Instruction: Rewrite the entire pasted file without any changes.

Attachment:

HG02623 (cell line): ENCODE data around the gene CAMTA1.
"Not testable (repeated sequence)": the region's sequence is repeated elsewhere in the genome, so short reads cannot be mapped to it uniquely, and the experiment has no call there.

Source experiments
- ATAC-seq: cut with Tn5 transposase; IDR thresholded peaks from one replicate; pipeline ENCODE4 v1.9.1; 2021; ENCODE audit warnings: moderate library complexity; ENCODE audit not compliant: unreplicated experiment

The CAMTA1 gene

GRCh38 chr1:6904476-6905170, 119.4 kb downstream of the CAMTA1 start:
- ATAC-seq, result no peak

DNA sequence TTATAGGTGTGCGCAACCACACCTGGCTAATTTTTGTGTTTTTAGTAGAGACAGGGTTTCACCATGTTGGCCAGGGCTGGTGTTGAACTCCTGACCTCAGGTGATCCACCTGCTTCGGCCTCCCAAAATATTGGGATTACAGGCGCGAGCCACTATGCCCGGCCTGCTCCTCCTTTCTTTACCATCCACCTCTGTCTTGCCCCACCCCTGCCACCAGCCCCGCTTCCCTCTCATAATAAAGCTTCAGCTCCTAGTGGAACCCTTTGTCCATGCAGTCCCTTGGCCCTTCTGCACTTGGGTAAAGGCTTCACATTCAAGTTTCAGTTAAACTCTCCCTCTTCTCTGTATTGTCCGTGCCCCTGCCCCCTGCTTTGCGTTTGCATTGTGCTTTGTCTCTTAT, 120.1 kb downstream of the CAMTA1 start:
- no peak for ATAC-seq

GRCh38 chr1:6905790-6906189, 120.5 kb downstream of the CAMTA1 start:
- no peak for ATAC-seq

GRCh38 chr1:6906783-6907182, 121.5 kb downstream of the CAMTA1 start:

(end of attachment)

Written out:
HG02623 (cell line): ENCODE data around the gene CAMTA1.
"Not testable (repeated sequence)": the region's sequence is repeated elsewhere in the genome, so short reads cannot be mapped to it uniquely, and the experiment has no call there.

Source experiments
- ATAC-seq: cut with Tn5 transposase; IDR thresholded peaks from one replicate; pipeline ENCODE4 v1.9.1; 2021; ENCODE audit warnings: moderate library complexity; ENCODE audit not compliant: unreplicated experiment

The CAMTA1 gene

GRCh38 chr1:6904476-6905170, 119.4 kb downstream of the CAMTA1 start:
- ATAC-seq, result no peak

DNA sequence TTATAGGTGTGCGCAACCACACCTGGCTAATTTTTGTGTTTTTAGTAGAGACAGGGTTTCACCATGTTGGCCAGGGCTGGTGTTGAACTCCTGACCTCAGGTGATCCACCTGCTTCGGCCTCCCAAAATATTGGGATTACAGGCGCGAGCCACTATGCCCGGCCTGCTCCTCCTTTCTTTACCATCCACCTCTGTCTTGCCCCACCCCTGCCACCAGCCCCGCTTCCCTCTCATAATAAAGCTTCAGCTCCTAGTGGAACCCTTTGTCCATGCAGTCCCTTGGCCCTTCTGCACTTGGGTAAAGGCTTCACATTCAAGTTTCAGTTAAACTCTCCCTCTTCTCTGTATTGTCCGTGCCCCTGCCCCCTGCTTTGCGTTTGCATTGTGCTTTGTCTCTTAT, 120.1 kb downstream of the CAMTA1 start:
- no peak for ATAC-seq

GRCh38 chr1:6905790-6906189, 120.5 kb downstream of the CAMTA1 start:
- no peak for ATAC-seq

GRCh38 chr1:6906783-6907182, 121.5 kb downstream of the CAMTA1 start: